Ms. Priola was identified through an anonymous tip to the F.B.I. after she was recognized in a photograph posted on Twitter, according to a criminal complaint.

In the photograph, a woman wearing a red winter coat was holding a sign that read, in part, “The Children Cry Out for Justice” while pointing a “smart cellular telephone device” at another person who was “occupying the seat of the Vice President of the United States,” according to the complaint.

Federal prosecutors said Mr. Leffingwell entered the Senate side of the Capitol and, when he was stopped by law enforcement, he struck an officer in the helmet and chest.

The Seattle Times identified Mr. Leffingwell as a 51-year-old Seattle man. He was charged with, among other things, assault on a federal law enforcement officer and violent entry and disorderly conduct on Capitol grounds, the authorities said.

Mr. Sullivan, a Utah resident, was charged on Thursday with entering or remaining in any restricted building or grounds without lawful authority; violent entry and disorderly conduct on Capitol grounds; and interfering with law enforcement.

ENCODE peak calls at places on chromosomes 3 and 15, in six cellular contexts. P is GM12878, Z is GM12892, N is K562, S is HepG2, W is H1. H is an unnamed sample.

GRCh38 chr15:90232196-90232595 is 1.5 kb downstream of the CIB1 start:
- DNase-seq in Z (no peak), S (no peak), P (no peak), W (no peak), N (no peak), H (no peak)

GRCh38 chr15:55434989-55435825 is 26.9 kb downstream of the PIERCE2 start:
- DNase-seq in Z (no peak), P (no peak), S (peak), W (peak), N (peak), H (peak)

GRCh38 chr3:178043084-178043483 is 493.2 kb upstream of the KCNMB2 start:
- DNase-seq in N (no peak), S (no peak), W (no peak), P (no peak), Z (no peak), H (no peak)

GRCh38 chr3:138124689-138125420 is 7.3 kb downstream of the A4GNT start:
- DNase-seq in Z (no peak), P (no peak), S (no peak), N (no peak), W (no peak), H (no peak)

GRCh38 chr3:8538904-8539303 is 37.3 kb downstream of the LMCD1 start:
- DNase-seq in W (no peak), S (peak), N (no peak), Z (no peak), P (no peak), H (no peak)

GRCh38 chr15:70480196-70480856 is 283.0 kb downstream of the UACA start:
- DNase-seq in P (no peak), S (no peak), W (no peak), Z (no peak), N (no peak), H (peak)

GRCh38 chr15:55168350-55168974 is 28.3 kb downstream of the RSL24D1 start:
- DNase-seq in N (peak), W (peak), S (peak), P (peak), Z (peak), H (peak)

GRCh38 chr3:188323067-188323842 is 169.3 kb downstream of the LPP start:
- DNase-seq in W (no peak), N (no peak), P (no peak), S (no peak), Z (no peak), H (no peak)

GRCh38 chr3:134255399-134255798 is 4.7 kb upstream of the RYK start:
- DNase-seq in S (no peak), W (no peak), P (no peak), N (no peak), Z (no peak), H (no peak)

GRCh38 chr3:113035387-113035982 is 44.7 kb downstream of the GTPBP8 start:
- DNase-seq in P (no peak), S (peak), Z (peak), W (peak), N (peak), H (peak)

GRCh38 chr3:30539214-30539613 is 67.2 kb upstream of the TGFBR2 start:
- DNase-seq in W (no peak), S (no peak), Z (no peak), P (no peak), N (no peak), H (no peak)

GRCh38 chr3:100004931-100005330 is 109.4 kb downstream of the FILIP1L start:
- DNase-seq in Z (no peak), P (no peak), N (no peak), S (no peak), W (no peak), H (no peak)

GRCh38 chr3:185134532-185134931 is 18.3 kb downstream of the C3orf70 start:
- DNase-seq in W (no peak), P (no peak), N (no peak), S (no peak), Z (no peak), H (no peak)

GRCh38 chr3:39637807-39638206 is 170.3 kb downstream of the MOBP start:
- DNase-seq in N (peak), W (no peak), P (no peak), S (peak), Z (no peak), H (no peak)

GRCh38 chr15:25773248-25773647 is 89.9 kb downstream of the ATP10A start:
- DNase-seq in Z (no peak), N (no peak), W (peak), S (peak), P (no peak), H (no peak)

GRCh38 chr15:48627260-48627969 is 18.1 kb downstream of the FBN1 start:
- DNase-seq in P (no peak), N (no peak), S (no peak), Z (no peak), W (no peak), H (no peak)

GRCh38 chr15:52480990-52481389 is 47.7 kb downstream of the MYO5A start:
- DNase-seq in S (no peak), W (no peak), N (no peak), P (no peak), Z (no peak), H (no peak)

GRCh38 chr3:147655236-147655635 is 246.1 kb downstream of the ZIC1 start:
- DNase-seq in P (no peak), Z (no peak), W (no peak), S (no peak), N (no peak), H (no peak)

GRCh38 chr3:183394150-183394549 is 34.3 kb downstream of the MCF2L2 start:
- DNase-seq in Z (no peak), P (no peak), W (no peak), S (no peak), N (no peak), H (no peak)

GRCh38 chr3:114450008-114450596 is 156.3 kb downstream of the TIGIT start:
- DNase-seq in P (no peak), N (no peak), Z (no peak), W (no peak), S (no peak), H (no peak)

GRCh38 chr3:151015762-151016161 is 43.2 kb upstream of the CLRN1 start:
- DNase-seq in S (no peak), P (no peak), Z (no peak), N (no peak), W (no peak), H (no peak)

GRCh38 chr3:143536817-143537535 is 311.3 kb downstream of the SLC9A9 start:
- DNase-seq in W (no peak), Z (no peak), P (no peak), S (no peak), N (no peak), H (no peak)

He was wearing a ballistic vest and gas mask when he entered the Capitol through a broken window, according to an affidavit. He filmed various scenes during the riot, notably the fatal shooting of Ashli Babbitt in the Capitol.

Ms. Ryan, who on her Twitter bio described herself as a “Dallas REAL ESTATE BROKER Who Flew a Private Jet to DC to March for Trump,” was charged on Friday with knowingly entering or remaining in any restricted building or grounds without lawful authority, and disorderly conduct on Capitol grounds.

A federal affidavit included photos of Ms. Ryan inside and outside the Capitol, flashing the peace sign as she stood next to a window that had been broken by rioters.

“We just stormed the Capital. It was one of the best days of my life,” she later posted on Twitter.

After her arrest, Ms. Ryan told CBS-11 that President Trump should pardon her.

“I thought I was following my president,” she said. “I’m facing a prison sentence. I think that I do not deserve that.”